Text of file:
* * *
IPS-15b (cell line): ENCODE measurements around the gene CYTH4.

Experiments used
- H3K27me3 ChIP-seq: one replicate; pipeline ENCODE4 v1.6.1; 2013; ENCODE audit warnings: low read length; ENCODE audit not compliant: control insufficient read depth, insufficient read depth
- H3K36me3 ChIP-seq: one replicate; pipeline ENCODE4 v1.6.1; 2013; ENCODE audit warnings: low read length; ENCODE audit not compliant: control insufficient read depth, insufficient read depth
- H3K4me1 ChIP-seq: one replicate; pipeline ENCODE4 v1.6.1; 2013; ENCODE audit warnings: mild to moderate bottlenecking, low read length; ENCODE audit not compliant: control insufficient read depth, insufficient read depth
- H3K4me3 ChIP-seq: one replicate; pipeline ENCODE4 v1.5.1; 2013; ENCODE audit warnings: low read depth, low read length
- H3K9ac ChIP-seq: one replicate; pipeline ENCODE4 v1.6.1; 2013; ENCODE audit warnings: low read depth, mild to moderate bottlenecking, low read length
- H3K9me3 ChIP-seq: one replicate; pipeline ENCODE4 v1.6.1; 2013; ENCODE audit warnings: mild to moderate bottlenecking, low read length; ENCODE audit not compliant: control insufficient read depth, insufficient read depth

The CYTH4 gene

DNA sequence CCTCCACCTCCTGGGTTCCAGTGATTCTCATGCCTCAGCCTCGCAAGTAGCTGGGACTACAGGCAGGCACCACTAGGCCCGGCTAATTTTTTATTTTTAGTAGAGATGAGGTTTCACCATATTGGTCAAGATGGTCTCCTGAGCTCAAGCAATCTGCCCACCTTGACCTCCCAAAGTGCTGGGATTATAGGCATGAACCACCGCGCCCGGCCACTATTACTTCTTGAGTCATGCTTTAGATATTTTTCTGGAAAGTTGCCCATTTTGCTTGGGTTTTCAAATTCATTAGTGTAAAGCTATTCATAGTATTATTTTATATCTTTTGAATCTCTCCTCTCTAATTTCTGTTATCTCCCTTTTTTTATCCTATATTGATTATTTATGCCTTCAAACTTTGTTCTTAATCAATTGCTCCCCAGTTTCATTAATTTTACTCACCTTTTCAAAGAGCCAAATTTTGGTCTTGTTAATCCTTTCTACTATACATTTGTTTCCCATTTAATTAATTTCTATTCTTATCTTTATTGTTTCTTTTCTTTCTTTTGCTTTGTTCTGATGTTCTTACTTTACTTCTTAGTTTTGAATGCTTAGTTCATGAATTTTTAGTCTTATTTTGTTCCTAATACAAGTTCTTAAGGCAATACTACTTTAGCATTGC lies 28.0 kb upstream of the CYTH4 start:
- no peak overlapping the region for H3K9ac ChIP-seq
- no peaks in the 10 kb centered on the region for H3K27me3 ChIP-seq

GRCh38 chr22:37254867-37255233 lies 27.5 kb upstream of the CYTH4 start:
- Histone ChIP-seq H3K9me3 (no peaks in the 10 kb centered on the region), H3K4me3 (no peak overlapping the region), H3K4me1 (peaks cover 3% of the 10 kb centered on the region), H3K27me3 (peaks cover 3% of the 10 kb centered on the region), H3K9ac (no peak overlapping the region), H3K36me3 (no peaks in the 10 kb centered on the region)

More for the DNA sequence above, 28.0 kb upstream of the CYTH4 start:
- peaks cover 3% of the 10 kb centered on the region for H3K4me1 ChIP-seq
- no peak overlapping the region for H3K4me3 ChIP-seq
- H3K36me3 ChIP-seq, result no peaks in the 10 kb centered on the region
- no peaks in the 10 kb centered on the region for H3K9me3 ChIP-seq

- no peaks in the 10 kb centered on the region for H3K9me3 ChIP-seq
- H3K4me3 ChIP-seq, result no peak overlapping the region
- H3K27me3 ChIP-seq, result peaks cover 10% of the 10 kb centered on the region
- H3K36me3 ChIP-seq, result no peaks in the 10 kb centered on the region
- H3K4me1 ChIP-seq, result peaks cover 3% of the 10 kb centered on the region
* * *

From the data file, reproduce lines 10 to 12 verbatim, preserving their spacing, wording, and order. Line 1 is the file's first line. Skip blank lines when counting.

DNA sequence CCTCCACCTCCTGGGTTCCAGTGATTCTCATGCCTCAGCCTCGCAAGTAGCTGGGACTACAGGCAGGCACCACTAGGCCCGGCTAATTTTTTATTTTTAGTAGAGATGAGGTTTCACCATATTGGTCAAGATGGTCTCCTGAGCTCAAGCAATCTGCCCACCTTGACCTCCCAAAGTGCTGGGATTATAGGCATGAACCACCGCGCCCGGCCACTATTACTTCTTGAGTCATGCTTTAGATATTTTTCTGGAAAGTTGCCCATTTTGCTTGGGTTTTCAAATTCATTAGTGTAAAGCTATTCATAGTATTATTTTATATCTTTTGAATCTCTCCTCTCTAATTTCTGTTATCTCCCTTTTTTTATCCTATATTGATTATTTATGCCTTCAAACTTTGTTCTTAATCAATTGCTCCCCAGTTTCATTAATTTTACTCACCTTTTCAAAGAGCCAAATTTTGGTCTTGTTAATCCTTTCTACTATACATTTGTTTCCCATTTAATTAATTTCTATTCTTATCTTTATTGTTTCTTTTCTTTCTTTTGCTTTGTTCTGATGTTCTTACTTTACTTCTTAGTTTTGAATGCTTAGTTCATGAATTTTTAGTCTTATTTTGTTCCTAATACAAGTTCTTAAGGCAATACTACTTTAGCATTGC lies 28.0 kb upstream of the CYTH4 start:
- no peak overlapping the region for H3K9ac ChIP-seq
- no peaks in the 10 kb centered on the region for H3K27me3 ChIP-seq